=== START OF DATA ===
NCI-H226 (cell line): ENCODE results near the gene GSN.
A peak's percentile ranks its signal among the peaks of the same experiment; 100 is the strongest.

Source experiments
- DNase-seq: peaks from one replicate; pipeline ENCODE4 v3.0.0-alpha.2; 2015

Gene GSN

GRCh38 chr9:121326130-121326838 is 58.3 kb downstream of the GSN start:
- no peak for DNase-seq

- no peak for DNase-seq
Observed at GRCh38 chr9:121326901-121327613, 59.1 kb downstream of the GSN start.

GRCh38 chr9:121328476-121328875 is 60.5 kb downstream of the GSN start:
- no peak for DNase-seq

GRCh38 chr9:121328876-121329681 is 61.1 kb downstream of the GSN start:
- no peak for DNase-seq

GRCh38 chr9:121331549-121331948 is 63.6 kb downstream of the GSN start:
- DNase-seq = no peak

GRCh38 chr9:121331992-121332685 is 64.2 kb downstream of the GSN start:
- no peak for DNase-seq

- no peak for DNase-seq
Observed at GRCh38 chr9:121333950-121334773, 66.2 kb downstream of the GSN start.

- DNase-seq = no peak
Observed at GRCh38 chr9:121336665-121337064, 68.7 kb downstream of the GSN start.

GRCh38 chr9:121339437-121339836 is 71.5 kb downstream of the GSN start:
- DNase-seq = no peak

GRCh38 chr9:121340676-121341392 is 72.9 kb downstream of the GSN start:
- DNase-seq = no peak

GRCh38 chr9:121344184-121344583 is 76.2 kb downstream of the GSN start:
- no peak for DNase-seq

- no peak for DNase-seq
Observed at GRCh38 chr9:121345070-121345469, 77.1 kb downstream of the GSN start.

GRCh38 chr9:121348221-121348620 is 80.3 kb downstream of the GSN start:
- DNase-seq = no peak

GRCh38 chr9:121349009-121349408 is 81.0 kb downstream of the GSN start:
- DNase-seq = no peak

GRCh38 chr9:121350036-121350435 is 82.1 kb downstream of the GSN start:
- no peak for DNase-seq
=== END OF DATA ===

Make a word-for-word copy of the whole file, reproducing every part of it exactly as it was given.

NCI-H226 (cell line): ENCODE results near the gene GSN.
A peak's percentile ranks its signal among the peaks of the same experiment; 100 is the strongest.

Source experiments
- DNase-seq: peaks from one replicate; pipeline ENCODE4 v3.0.0-alpha.2; 2015

Gene GSN

GRCh38 chr9:121326130-121326838 is 58.3 kb downstream of the GSN start:
- no peak for DNase-seq

- no peak for DNase-seq
Observed at GRCh38 chr9:121326901-121327613, 59.1 kb downstream of the GSN start.

GRCh38 chr9:121328476-121328875 is 60.5 kb downstream of the GSN start:
- no peak for DNase-seq

GRCh38 chr9:121328876-121329681 is 61.1 kb downstream of the GSN start:
- no peak for DNase-seq

GRCh38 chr9:121331549-121331948 is 63.6 kb downstream of the GSN start:
- DNase-seq = no peak

GRCh38 chr9:121331992-121332685 is 64.2 kb downstream of the GSN start:
- no peak for DNase-seq

- no peak for DNase-seq
Observed at GRCh38 chr9:121333950-121334773, 66.2 kb downstream of the GSN start.

- DNase-seq = no peak
Observed at GRCh38 chr9:121336665-121337064, 68.7 kb downstream of the GSN start.

GRCh38 chr9:121339437-121339836 is 71.5 kb downstream of the GSN start:
- DNase-seq = no peak

GRCh38 chr9:121340676-121341392 is 72.9 kb downstream of the GSN start:
- DNase-seq = no peak

GRCh38 chr9:121344184-121344583 is 76.2 kb downstream of the GSN start:
- no peak for DNase-seq

- no peak for DNase-seq
Observed at GRCh38 chr9:121345070-121345469, 77.1 kb downstream of the GSN start.

GRCh38 chr9:121348221-121348620 is 80.3 kb downstream of the GSN start:
- DNase-seq = no peak

GRCh38 chr9:121349009-121349408 is 81.0 kb downstream of the GSN start:
- DNase-seq = no peak

GRCh38 chr9:121350036-121350435 is 82.1 kb downstream of the GSN start:
- no peak for DNase-seq